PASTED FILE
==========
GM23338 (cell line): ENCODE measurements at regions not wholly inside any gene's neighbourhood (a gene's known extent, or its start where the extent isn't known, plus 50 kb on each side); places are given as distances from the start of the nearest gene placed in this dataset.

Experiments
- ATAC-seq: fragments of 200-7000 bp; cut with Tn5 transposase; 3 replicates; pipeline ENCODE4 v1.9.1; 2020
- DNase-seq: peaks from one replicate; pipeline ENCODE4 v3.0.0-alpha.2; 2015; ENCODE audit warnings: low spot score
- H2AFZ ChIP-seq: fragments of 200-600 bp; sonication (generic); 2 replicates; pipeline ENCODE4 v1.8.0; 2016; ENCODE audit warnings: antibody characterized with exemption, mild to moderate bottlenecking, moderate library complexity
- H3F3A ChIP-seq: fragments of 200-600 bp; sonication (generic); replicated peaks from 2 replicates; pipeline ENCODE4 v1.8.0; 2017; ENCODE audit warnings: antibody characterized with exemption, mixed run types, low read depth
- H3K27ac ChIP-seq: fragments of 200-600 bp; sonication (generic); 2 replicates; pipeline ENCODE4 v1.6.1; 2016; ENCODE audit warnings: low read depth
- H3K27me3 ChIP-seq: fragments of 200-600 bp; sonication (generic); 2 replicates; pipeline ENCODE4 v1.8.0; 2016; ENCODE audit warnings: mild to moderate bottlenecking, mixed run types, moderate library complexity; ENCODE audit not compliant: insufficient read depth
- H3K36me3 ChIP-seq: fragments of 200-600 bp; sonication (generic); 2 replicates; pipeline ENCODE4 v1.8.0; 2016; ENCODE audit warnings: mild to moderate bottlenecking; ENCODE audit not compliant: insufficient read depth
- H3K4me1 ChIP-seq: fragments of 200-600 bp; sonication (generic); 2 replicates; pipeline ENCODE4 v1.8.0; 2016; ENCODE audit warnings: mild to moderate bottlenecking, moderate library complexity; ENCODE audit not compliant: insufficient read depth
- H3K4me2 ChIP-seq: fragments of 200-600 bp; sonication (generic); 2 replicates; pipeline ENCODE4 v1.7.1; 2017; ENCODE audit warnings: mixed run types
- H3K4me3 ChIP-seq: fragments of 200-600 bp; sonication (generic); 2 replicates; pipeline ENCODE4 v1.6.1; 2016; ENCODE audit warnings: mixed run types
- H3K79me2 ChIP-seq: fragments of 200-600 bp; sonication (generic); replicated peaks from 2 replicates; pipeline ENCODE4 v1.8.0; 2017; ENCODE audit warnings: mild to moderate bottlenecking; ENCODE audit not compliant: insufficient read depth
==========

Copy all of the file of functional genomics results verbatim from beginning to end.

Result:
GM23338 (cell line): ENCODE measurements at regions not wholly inside any gene's neighbourhood (a gene's known extent, or its start where the extent isn't known, plus 50 kb on each side); places are given as distances from the start of the nearest gene placed in this dataset.

Experiments
- ATAC-seq: fragments of 200-7000 bp; cut with Tn5 transposase; 3 replicates; pipeline ENCODE4 v1.9.1; 2020
- DNase-seq: peaks from one replicate; pipeline ENCODE4 v3.0.0-alpha.2; 2015; ENCODE audit warnings: low spot score
- H2AFZ ChIP-seq: fragments of 200-600 bp; sonication (generic); 2 replicates; pipeline ENCODE4 v1.8.0; 2016; ENCODE audit warnings: antibody characterized with exemption, mild to moderate bottlenecking, moderate library complexity
- H3F3A ChIP-seq: fragments of 200-600 bp; sonication (generic); replicated peaks from 2 replicates; pipeline ENCODE4 v1.8.0; 2017; ENCODE audit warnings: antibody characterized with exemption, mixed run types, low read depth
- H3K27ac ChIP-seq: fragments of 200-600 bp; sonication (generic); 2 replicates; pipeline ENCODE4 v1.6.1; 2016; ENCODE audit warnings: low read depth
- H3K27me3 ChIP-seq: fragments of 200-600 bp; sonication (generic); 2 replicates; pipeline ENCODE4 v1.8.0; 2016; ENCODE audit warnings: mild to moderate bottlenecking, mixed run types, moderate library complexity; ENCODE audit not compliant: insufficient read depth
- H3K36me3 ChIP-seq: fragments of 200-600 bp; sonication (generic); 2 replicates; pipeline ENCODE4 v1.8.0; 2016; ENCODE audit warnings: mild to moderate bottlenecking; ENCODE audit not compliant: insufficient read depth
- H3K4me1 ChIP-seq: fragments of 200-600 bp; sonication (generic); 2 replicates; pipeline ENCODE4 v1.8.0; 2016; ENCODE audit warnings: mild to moderate bottlenecking, moderate library complexity; ENCODE audit not compliant: insufficient read depth
- H3K4me2 ChIP-seq: fragments of 200-600 bp; sonication (generic); 2 replicates; pipeline ENCODE4 v1.7.1; 2017; ENCODE audit warnings: mixed run types
- H3K4me3 ChIP-seq: fragments of 200-600 bp; sonication (generic); 2 replicates; pipeline ENCODE4 v1.6.1; 2016; ENCODE audit warnings: mixed run types
- H3K79me2 ChIP-seq: fragments of 200-600 bp; sonication (generic); replicated peaks from 2 replicates; pipeline ENCODE4 v1.8.0; 2017; ENCODE audit warnings: mild to moderate bottlenecking; ENCODE audit not compliant: insufficient read depth